After a minute study of the structure of the 8th male pereiopod in some Bathynella populations from Romania and England, the structure differences which were found allowed to identify two well individualized kinds of pereiopods; they were named type natans and type stammen. Taking into account the striking differences between these two types, B. stammeri (Jakobi), which since 1954 is considered to be a subspecies of the natans species, was separated out of the species B. natans sensu Jakobi (1954). The populations understudied were collected in England and Romania, their minute study being the object of an other note, collaboration with T. Gledhill. The facts led to the conclusion that Jakobis opinion (1954), which dominated the taxonomy of this group, doesnt entirely correspond to the reality, the two taxonomical units being characterized as follows:; Bathynelta natans Vejdovsky, characterized by the 8th male pereiopod (fig. I A) with a triangular, well developed anterior plate (fig. 3 A-D-a; 7 A-D), of the same length with the exopodit, a cylindrical internal lobe (fig. 3 A-D-b,) and a little lobe (fig. 3 A-D-c) of a reduced size;; Bathynella stammeri (Jakobi) differing from the first with respect to the anterior pinte (fig. 2 A-D-a; 6A-C) which is rectangular in shape and has a prolongation in the distal outer angle, to the conelike internal lobe (fig. 2 AD-b), and to the little lobe (fig. 2 A-D-d) which is twolobed in this case. After discussion on the relationship between B. catena Vejd. and B. stammeri (Jakobi) it is shown that differences observed in the 8th male pereiopod structure give important indications about the above species to the effect that they are not very closely related. If one takes into account also their wide spreading area, and the individualisation of some populations due to important, characteristic traits; we are obliged to classify them into two different sub-genera. In the first one, the species catena is included; which will keep by this way the very name of the genus, and in the second, termed here Antrobathynella, the species stammeri. In conclusion, what was till now considered as Bathynella natans Vejdovsky sensu Jakobi, was divided into two distinct species each of them pertaining to two different sub-genera, that is: Bathynella (Bathynella) natans Vejdovsky and Bathynella (Antrobathynella) stammeri (Jakobi). It is demonstrated that the synonymy Jakobi made between B.chappuisi and B. natans is perfectly true under the new conditions too, because it was Delachaux (1919) who rediscovered B.natans Vejd., not Chappuis (1914). The material found by Chappuis in Basel (1914) appears to pertain to B. stammeri (Jakobi) differing both from the individuals from the Grotte de Ver (Delachaux, 1919) and from Prague (Vejdovsky, 1882).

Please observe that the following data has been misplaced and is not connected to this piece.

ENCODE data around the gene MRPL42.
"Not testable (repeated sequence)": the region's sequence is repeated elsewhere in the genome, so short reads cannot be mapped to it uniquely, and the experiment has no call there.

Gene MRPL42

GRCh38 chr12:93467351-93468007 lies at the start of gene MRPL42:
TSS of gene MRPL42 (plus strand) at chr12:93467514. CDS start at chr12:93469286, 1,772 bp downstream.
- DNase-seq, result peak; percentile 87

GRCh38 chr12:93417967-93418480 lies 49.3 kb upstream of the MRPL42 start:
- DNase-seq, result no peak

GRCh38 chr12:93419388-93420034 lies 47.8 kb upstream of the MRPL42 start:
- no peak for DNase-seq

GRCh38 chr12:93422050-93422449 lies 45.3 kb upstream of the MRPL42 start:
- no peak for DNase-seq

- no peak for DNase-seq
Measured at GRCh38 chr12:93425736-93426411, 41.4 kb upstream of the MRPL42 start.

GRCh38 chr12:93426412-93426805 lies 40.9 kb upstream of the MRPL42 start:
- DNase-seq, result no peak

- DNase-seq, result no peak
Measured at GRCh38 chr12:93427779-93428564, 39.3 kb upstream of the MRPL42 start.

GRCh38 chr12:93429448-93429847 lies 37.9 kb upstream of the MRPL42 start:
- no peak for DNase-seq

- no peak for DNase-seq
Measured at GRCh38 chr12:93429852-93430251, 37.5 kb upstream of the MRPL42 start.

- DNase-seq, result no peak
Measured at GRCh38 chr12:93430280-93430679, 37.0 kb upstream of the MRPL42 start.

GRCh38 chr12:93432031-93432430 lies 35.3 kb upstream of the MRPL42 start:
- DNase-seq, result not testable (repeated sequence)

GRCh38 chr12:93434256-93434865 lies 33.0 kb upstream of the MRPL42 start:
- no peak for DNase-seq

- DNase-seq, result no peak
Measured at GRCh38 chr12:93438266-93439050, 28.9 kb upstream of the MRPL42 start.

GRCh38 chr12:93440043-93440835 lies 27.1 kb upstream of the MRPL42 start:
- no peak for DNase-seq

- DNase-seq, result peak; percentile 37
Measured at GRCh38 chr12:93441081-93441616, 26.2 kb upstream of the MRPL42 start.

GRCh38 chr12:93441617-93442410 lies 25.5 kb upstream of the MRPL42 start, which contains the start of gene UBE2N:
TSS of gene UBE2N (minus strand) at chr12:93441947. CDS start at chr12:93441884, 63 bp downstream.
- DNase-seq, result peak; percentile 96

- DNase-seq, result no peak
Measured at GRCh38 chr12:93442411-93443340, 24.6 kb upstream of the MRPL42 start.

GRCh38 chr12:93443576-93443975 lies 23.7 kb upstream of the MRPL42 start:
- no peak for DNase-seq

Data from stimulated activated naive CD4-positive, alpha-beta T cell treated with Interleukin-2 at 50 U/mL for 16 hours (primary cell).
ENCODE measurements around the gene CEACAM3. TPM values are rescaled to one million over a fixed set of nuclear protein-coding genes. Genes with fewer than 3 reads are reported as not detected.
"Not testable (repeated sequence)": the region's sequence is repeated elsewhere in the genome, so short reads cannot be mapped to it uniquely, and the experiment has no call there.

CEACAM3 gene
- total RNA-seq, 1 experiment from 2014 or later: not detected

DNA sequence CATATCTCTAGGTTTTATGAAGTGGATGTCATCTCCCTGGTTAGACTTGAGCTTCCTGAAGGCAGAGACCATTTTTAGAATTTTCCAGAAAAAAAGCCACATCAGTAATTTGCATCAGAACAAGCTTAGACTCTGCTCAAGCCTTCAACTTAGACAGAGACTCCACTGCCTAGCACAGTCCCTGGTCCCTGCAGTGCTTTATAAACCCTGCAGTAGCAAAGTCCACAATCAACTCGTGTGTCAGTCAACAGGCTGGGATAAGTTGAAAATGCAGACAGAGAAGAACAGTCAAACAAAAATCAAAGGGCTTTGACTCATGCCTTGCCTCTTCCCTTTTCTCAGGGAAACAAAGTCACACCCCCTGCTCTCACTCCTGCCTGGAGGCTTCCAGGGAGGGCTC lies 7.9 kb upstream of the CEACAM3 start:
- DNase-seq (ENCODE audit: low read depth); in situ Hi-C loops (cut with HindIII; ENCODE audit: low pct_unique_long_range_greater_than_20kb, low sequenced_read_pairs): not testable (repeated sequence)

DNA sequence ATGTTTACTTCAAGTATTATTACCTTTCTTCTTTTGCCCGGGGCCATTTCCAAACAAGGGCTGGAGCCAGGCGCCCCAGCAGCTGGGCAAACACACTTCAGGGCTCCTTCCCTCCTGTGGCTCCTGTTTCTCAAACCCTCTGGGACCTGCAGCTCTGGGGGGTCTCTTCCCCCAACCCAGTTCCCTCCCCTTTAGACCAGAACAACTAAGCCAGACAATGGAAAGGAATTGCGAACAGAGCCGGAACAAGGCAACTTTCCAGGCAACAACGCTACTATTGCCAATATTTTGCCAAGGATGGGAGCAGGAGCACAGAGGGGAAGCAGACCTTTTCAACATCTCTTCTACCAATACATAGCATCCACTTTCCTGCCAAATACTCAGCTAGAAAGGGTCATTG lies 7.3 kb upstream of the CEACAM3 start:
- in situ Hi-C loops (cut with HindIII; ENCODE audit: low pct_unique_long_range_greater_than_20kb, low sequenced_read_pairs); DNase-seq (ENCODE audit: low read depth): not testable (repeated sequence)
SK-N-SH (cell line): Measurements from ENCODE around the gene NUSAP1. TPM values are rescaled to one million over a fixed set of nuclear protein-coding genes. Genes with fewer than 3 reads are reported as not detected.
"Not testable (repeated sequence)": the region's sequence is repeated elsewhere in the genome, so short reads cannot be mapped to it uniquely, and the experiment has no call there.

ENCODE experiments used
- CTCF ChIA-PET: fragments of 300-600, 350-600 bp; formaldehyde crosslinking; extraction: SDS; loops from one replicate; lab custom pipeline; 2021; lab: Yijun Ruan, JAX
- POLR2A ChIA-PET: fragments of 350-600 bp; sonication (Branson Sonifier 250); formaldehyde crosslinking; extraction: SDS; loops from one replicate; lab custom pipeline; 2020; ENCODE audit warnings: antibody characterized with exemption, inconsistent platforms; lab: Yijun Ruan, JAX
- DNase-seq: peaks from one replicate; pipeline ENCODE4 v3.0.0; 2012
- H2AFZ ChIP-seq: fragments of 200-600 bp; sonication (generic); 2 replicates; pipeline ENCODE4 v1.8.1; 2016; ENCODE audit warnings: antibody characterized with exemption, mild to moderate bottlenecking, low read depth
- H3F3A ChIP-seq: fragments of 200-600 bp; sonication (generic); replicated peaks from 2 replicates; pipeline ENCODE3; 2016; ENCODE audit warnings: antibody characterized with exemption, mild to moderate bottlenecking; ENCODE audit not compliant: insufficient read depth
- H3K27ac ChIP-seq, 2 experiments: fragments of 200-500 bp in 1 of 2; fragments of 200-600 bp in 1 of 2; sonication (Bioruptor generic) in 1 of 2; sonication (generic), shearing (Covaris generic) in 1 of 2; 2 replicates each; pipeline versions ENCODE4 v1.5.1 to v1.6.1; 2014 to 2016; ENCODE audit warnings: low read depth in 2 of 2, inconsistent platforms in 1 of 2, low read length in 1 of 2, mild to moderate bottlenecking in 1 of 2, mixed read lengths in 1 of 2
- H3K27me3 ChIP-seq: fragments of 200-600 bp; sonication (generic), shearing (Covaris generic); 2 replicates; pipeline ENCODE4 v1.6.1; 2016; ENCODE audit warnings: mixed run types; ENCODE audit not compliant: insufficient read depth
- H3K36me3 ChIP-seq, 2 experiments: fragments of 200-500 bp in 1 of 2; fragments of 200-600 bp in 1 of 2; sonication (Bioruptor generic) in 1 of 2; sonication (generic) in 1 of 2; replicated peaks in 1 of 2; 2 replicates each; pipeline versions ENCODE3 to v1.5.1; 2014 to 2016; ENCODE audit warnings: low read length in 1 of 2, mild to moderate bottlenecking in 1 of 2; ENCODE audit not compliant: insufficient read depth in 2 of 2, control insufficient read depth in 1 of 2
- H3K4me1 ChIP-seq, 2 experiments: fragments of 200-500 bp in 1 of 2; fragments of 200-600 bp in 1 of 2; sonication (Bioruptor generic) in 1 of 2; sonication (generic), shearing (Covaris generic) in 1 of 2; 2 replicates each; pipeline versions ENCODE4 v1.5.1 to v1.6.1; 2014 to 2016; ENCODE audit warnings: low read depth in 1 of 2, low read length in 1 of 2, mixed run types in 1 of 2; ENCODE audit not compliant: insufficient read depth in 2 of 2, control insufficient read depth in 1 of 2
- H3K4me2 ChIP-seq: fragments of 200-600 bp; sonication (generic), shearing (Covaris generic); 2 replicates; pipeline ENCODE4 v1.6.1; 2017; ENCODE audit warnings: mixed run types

Underground solution canyons in the Central Kentucky karst, U.S.A., 1967, Watson Richard A.
Solution canyons are underground voids 1 to 15 + meters wide, 3 to 45 + meters high, and 30 to 300 + meters long. Floors are stepped, ceilings level. Size increases downstream. Their course is sinuous, with some angularity. They occur parallel to and directly under or slightly offset from the thalwegs of re-entrant valleys tributary to major karst valleys. A section across a re-entrant and underlying solution canyon shows a rough hour-glass shape. Solution canyons are related genetically to solutional vertical shafts, forming where removal of the impermeable sandstone caprock permits the vertical descent of water through jointed limestone. Surface runoff concentrates along re-entrant thalwegs where a largo quantity of water goes underground. This water, plus subsurface water flowing over the caprock breached by the valleys, follows the easiest route to baselevel down major vertical joints oriented parallel to the thalwegs. Solution by water seeping down these joint planes forms solution canyons.

Tagung der Hugo Obermaier-Gesellschaft zur Erforschung des Eiszeitalters und der Steinzeit in Basel (1977)., 1977, Trimmel, H.
[Schweiz]

Tagung der Hugo Obermaier-Gesellschaft zur Erforschung des Eiszeitalters und der Steinzeit in Basel (1977), 1977, Trimmel, H.

MINERALOGICAL AND SEDIMENTOLOGICAL INVESTIGATIONS OF A KARST FILLING IN THE COTENCHER CAVE (NEUCHATEL, JURA MOUNTAINS, SWITZERLAND), 1991, Adatte T, Rentzel P, Kubler B,
Mineralogical and sedimentological investigations were carried out on a karst filling located in the Cotencher cave (Neuchatel, Jura mountains, Switzerland). Radiometric and archeological dating give evidence for a rather incomplete record of the climatic history of the last glacial period. The major hiatus is situated in the younger Wurmian Pleniglacial age. Following the mineralogical and sedimentological results, it is possible to divide this profile in three parts. Late glacial and holocene sediments are characterized by fine morainic material, redeposited due to karst activity. The middle part (C-14: > 40 Ky BP), directly located below this hiatus shows a typical mineralogical association with the appearance of kaolinite and the persistance of the amphibole. This association is thought to be of eolian origin, older than the one described on the Jura mountains actual soils. This eolian sediment component was deposited after the early Wurmian Pleniglacial period. on the soils in the vicinity of the cave, and resedimented into the cave during the Wurmian Interpleniglacial. The lower part of the sediment column is characterized by a mineralogical association of kaolinite, mixed-layers and mica. Especially high amounts of kaolinite, possibly derived from old, probably Eemian mature soils give evidence for relatively warm climate with strong seasonal variations